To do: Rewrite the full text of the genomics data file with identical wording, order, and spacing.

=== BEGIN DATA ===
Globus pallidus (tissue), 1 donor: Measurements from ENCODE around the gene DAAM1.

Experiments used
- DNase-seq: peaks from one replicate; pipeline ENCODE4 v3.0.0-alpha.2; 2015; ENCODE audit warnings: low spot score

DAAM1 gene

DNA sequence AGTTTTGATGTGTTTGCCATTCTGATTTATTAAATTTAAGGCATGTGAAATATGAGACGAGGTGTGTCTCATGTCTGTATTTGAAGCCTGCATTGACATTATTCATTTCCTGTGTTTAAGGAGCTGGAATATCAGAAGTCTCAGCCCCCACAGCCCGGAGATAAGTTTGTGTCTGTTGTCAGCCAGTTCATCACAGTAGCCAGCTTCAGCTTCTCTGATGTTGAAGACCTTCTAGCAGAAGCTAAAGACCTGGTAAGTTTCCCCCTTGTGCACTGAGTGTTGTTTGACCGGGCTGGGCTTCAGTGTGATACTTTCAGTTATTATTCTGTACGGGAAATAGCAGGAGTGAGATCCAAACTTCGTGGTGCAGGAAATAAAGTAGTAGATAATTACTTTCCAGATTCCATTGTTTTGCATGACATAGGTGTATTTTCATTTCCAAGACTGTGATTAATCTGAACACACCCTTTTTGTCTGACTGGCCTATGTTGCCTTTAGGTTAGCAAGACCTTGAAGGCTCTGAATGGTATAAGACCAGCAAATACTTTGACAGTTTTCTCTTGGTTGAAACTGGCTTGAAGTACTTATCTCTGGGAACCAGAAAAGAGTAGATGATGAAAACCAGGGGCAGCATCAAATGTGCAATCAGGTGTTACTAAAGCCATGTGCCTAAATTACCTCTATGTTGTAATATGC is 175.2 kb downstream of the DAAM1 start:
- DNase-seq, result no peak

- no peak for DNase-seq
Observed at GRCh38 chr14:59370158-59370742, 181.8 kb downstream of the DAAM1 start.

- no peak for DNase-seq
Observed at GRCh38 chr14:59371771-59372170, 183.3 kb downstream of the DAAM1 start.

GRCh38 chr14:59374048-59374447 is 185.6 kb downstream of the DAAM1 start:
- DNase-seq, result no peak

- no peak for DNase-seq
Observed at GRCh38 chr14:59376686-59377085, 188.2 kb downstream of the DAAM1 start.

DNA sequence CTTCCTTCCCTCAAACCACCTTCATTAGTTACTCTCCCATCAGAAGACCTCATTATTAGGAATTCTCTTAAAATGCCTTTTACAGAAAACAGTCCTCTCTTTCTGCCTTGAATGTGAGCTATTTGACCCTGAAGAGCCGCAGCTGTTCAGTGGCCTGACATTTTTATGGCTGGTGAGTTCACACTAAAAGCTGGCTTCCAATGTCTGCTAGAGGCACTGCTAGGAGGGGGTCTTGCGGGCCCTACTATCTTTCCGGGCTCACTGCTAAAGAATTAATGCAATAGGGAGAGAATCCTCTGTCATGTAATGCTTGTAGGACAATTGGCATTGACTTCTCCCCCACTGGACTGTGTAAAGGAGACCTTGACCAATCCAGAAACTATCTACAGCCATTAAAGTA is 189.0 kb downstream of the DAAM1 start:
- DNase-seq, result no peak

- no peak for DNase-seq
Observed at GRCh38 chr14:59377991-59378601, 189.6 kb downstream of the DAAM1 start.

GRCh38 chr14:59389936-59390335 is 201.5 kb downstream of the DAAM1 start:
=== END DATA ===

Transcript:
Globus pallidus (tissue), 1 donor: Measurements from ENCODE around the gene DAAM1.

Experiments used
- DNase-seq: peaks from one replicate; pipeline ENCODE4 v3.0.0-alpha.2; 2015; ENCODE audit warnings: low spot score

DAAM1 gene

DNA sequence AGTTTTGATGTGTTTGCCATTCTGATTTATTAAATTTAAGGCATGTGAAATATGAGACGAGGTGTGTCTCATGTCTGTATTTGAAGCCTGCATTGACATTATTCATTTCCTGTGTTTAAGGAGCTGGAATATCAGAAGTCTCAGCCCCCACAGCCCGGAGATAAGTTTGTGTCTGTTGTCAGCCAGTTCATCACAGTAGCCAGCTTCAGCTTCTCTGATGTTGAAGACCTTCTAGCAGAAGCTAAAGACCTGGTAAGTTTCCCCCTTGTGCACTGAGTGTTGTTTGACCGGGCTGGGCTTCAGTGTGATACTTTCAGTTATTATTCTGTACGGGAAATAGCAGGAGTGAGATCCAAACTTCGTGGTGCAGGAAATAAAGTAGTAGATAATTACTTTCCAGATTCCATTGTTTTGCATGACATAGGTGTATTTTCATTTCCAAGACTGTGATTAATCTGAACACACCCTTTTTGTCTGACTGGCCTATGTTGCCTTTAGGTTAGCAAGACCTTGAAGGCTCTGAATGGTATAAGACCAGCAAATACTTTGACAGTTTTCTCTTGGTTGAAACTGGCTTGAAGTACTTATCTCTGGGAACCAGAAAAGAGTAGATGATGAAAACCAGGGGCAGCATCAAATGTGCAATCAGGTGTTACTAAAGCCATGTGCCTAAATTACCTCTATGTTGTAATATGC is 175.2 kb downstream of the DAAM1 start:
- DNase-seq, result no peak

- no peak for DNase-seq
Observed at GRCh38 chr14:59370158-59370742, 181.8 kb downstream of the DAAM1 start.

- no peak for DNase-seq
Observed at GRCh38 chr14:59371771-59372170, 183.3 kb downstream of the DAAM1 start.

GRCh38 chr14:59374048-59374447 is 185.6 kb downstream of the DAAM1 start:
- DNase-seq, result no peak

- no peak for DNase-seq
Observed at GRCh38 chr14:59376686-59377085, 188.2 kb downstream of the DAAM1 start.

DNA sequence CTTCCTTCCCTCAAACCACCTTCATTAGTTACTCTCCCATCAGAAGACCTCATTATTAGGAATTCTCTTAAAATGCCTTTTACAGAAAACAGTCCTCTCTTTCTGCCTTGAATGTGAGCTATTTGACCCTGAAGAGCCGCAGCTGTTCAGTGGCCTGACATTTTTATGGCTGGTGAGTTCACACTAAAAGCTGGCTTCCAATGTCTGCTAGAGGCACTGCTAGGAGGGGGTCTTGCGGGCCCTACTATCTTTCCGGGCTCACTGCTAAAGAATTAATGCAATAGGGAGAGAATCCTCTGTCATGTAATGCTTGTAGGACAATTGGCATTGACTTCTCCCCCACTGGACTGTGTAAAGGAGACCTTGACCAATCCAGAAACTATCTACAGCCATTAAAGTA is 189.0 kb downstream of the DAAM1 start:
- DNase-seq, result no peak

- no peak for DNase-seq
Observed at GRCh38 chr14:59377991-59378601, 189.6 kb downstream of the DAAM1 start.

GRCh38 chr14:59389936-59390335 is 201.5 kb downstream of the DAAM1 start: